Living in outer space is something that many of our younger minds saw us achieving. The fantasy of living in zero-gravity was so incomprehensible that the idea became a far dream of magic and sorcery.
Let’s be truthful, everyone at some point in their lives has thought about finding a space job. An astronaut to be exact. And why wouldn’t you? Astronauts are like the Pirates of Space, exploring the unexplored, achieving heights that no human has achieved before.
But, this is all a fantasy to us. A long lost dream that our young minds had yet to realise was just that, a dream. As we got older, reality set in. Now, life in space seems even more unrealistic than our childhood imaginations.
How Do People Live In Space?
Usually, the reality of living in outer space – although still amazing – has its challenges. One of which we Earthlings take for granted.
No, this isn’t going to turn into a sappy post about how you should appreciate the things you have. What it is going to turn into, is surprisingly interesting information on space plumbing science.
Can you imagine life without a running tap in a kitchen full of appliances that all use plumbing systems? Because this is exactly what our Space Pirates have to deal with in their daily life.
What Happens To Human Waste In Space?
Space toilets! What a strange concept of using the loo without any gravity. It sounds like a tricky task, but to astronauts, it is merely part of their normal day while in outer space. How did plumbers manage to engineer a zero gravity toilet? They came up with a way to incorporate their usual city plumbing expertise, with the help of spacecraft engineers.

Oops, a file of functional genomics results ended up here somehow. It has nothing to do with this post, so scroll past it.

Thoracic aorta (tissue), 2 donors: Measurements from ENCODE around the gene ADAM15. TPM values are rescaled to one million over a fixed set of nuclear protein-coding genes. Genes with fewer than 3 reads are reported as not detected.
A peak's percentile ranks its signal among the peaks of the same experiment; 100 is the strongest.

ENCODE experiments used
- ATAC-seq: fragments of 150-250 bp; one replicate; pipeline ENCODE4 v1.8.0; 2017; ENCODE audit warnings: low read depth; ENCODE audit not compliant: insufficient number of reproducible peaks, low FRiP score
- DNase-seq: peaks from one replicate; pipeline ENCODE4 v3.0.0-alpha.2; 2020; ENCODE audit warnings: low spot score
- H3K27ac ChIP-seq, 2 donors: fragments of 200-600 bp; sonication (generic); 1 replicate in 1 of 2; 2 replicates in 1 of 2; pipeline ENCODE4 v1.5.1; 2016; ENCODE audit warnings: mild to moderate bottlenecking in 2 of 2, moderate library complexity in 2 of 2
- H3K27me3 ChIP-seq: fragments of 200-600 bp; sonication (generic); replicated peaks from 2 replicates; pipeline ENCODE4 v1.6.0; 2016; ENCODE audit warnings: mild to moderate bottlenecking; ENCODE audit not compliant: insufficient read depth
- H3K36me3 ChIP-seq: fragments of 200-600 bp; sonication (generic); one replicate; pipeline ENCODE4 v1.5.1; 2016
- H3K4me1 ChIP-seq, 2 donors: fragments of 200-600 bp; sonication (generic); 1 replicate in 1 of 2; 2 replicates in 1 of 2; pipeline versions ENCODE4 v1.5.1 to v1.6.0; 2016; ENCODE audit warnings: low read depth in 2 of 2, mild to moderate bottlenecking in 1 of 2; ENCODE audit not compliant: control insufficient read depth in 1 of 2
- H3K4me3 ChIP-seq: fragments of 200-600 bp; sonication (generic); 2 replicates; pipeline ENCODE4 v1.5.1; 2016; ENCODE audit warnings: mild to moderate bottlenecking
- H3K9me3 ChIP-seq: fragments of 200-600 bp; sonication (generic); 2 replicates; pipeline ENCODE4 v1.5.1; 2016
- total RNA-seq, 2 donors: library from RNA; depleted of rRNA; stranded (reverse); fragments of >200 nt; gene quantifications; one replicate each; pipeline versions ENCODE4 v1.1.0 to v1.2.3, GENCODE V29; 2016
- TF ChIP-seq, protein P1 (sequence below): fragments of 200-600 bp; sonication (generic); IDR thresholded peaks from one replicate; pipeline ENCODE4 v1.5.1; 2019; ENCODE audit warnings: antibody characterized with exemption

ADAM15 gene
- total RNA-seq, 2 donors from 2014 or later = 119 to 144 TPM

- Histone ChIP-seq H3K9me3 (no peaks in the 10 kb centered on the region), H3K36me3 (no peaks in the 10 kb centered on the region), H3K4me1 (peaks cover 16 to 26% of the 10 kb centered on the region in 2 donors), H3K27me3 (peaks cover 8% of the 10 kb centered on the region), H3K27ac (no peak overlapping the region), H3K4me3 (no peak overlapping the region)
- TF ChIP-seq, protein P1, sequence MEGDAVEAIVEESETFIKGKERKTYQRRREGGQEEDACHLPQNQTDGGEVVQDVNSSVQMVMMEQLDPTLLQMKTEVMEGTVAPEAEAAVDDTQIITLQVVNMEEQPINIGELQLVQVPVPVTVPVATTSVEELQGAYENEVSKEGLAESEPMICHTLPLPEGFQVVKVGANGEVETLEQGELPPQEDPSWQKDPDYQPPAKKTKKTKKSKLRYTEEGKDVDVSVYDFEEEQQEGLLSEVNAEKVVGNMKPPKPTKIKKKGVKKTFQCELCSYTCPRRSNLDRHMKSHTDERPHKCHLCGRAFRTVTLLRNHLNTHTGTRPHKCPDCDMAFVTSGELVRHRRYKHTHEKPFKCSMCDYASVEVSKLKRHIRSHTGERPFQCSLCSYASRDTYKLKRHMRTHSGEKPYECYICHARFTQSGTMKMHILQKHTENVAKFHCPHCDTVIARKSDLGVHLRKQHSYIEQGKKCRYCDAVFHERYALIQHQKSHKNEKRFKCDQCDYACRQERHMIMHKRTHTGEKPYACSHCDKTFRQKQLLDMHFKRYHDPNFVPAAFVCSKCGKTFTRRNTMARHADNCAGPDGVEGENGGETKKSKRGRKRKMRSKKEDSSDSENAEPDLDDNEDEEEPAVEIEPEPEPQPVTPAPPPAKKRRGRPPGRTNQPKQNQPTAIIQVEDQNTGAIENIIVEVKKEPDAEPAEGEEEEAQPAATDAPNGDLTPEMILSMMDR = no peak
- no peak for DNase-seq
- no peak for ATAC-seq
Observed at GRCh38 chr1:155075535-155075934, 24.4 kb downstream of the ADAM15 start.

Plumbing a house seems complicated enough, imagine maintaining plumbing fixtures in outer space while floating around. Which is exactly why plumbers have to get it right the first time before the crew shoot off into the unknown. After all, it is not like the astronauts can just call up their local space plumber if they get a toilet blockage. There are no emergency plumbing services in the great abyss.
Where does their waste end up? In older space crafts, human waste was shot out into open space where it would be obliterated once it hit the Earths atmosphere. Nowadays, with much more plumbing knowledge the waste gets moved by using air flow back into the cabin. Check out this YouTube video to have an International Space Station toilet tour.
Living In Our Solar System
“It suddenly struck me that that tiny pea, pretty and blue, was the Earth. I put up my thumb and shut one eye, and my thumb blotted out the planet Earth. I didn’t feel like a giant. I felt very, very small.”
Now you’ve learnt a bit about life in space, would you ever pack up your bags and go? Let us know in the comments whether you would try to achieve your childhood dream.